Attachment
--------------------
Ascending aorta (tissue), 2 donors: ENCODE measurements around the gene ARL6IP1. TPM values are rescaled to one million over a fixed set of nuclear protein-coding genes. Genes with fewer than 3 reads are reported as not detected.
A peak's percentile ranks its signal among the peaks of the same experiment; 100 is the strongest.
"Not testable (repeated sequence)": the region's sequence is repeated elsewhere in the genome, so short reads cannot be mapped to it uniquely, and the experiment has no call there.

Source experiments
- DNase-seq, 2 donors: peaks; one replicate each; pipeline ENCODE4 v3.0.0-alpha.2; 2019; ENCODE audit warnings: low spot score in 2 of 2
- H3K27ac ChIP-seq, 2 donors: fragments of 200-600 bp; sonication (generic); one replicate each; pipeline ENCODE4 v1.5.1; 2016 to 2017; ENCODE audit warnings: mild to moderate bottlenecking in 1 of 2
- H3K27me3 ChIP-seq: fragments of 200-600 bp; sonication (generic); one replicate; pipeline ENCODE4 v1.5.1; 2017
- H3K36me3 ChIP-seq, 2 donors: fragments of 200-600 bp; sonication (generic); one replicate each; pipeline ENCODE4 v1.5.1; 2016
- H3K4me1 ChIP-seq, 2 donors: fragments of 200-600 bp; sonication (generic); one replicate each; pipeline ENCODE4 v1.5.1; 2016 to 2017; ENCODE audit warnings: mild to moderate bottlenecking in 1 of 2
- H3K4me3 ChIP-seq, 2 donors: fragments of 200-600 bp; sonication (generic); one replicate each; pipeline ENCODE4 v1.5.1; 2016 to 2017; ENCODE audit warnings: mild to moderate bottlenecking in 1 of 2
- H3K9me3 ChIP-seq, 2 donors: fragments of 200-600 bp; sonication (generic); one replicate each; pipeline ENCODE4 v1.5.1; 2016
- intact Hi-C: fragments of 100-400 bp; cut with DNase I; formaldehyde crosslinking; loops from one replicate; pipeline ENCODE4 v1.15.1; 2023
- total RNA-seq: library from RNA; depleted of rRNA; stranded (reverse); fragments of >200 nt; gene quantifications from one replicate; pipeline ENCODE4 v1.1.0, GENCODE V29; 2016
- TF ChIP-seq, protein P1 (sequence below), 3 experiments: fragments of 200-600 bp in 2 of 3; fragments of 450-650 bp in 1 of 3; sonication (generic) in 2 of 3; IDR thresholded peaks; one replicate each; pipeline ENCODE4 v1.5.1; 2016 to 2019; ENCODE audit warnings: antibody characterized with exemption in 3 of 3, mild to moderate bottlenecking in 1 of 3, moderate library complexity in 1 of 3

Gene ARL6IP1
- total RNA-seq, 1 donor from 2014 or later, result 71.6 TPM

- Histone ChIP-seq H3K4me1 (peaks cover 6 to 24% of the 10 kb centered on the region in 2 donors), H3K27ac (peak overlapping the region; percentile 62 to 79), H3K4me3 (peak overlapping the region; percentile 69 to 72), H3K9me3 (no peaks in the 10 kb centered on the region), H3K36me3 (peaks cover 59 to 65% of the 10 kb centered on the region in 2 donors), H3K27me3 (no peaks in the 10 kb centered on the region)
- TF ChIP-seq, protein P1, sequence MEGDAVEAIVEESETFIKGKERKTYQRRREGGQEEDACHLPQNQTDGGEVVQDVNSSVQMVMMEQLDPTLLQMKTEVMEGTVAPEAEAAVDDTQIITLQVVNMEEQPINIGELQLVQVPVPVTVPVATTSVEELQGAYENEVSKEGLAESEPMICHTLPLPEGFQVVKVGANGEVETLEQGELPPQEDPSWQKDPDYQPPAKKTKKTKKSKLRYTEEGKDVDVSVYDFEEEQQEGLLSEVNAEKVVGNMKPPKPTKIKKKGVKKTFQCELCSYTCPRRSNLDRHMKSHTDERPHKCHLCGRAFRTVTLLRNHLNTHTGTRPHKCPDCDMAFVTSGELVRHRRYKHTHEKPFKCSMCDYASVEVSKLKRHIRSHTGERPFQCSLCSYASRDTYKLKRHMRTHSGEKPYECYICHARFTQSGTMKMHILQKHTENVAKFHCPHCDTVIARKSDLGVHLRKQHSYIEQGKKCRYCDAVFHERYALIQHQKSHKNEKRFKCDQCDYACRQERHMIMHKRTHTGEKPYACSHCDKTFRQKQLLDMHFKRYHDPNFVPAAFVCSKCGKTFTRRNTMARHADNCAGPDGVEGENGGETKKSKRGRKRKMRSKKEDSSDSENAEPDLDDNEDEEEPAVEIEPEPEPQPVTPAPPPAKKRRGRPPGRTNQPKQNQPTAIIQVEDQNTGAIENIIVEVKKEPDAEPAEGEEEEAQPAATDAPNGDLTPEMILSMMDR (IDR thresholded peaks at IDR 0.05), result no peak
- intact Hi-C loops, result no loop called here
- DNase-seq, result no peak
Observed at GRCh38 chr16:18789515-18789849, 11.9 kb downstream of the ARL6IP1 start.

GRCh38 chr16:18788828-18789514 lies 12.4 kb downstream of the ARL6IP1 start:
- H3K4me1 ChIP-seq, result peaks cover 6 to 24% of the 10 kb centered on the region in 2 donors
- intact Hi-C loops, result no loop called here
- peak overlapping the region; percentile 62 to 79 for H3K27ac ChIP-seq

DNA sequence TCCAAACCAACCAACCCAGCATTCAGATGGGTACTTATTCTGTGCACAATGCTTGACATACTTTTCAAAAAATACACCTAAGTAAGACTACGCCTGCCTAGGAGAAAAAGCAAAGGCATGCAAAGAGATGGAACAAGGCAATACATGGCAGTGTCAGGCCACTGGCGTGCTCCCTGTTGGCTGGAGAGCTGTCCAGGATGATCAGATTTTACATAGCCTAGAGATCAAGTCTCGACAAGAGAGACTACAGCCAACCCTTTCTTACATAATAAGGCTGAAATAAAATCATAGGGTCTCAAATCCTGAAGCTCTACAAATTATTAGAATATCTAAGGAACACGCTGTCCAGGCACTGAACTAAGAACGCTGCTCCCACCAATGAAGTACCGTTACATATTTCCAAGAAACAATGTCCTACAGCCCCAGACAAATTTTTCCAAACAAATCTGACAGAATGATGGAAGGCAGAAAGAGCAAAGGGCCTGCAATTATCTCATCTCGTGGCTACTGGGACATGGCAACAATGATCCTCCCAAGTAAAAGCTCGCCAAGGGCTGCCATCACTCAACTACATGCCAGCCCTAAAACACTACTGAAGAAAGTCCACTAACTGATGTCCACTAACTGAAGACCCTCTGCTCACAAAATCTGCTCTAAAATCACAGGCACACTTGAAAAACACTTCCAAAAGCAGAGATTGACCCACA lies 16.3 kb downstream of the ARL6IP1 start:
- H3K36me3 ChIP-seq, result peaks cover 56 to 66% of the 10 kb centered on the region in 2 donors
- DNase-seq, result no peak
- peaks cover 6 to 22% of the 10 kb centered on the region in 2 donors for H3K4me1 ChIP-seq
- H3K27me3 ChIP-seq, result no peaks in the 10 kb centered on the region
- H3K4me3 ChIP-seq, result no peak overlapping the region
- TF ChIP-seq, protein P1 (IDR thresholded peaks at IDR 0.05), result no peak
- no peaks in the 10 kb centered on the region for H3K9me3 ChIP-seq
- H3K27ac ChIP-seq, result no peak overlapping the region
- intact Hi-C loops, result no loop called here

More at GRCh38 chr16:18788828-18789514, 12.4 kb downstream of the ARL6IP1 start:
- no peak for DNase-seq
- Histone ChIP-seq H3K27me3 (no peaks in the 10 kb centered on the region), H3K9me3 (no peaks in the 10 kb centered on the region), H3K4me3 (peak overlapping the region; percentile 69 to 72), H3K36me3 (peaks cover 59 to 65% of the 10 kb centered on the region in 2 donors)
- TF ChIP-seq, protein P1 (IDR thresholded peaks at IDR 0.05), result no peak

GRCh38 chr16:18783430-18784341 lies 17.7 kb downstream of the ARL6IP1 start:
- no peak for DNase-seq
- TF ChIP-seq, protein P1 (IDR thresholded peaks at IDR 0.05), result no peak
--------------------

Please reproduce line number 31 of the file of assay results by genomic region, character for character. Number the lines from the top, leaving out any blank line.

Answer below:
- H3K4me3 ChIP-seq, result no peak overlapping the region